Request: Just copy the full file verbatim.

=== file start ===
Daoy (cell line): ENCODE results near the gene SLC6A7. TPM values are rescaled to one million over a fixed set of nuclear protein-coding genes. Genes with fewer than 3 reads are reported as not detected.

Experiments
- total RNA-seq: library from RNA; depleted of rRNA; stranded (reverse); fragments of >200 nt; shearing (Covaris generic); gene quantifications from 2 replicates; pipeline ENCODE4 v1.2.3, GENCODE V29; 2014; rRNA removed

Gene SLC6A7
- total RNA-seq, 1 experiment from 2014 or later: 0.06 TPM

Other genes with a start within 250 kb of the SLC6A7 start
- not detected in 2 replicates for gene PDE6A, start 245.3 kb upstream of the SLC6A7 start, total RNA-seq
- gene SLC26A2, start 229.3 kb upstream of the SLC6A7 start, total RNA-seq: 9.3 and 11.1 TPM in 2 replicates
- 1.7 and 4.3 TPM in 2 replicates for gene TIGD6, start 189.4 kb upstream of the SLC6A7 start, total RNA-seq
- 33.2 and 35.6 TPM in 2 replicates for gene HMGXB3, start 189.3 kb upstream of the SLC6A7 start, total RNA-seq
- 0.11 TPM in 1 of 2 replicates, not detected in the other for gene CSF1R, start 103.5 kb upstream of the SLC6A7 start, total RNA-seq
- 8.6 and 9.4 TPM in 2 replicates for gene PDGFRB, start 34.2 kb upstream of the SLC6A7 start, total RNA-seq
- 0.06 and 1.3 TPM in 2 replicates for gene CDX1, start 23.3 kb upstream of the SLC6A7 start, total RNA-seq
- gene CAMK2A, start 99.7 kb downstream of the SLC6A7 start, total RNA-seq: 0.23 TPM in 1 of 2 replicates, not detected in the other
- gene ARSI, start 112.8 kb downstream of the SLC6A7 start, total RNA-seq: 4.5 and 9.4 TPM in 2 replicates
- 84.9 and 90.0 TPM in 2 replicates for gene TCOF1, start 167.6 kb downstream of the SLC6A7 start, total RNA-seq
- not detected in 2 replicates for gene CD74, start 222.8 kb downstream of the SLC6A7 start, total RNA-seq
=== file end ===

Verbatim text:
Daoy (cell line): ENCODE results near the gene SLC6A7. TPM values are rescaled to one million over a fixed set of nuclear protein-coding genes. Genes with fewer than 3 reads are reported as not detected.

Experiments
- total RNA-seq: library from RNA; depleted of rRNA; stranded (reverse); fragments of >200 nt; shearing (Covaris generic); gene quantifications from 2 replicates; pipeline ENCODE4 v1.2.3, GENCODE V29; 2014; rRNA removed

Gene SLC6A7
- total RNA-seq, 1 experiment from 2014 or later: 0.06 TPM

Other genes with a start within 250 kb of the SLC6A7 start
- not detected in 2 replicates for gene PDE6A, start 245.3 kb upstream of the SLC6A7 start, total RNA-seq
- gene SLC26A2, start 229.3 kb upstream of the SLC6A7 start, total RNA-seq: 9.3 and 11.1 TPM in 2 replicates
- 1.7 and 4.3 TPM in 2 replicates for gene TIGD6, start 189.4 kb upstream of the SLC6A7 start, total RNA-seq
- 33.2 and 35.6 TPM in 2 replicates for gene HMGXB3, start 189.3 kb upstream of the SLC6A7 start, total RNA-seq
- 0.11 TPM in 1 of 2 replicates, not detected in the other for gene CSF1R, start 103.5 kb upstream of the SLC6A7 start, total RNA-seq
- 8.6 and 9.4 TPM in 2 replicates for gene PDGFRB, start 34.2 kb upstream of the SLC6A7 start, total RNA-seq
- 0.06 and 1.3 TPM in 2 replicates for gene CDX1, start 23.3 kb upstream of the SLC6A7 start, total RNA-seq
- gene CAMK2A, start 99.7 kb downstream of the SLC6A7 start, total RNA-seq: 0.23 TPM in 1 of 2 replicates, not detected in the other
- gene ARSI, start 112.8 kb downstream of the SLC6A7 start, total RNA-seq: 4.5 and 9.4 TPM in 2 replicates
- 84.9 and 90.0 TPM in 2 replicates for gene TCOF1, start 167.6 kb downstream of the SLC6A7 start, total RNA-seq
- not detected in 2 replicates for gene CD74, start 222.8 kb downstream of the SLC6A7 start, total RNA-seq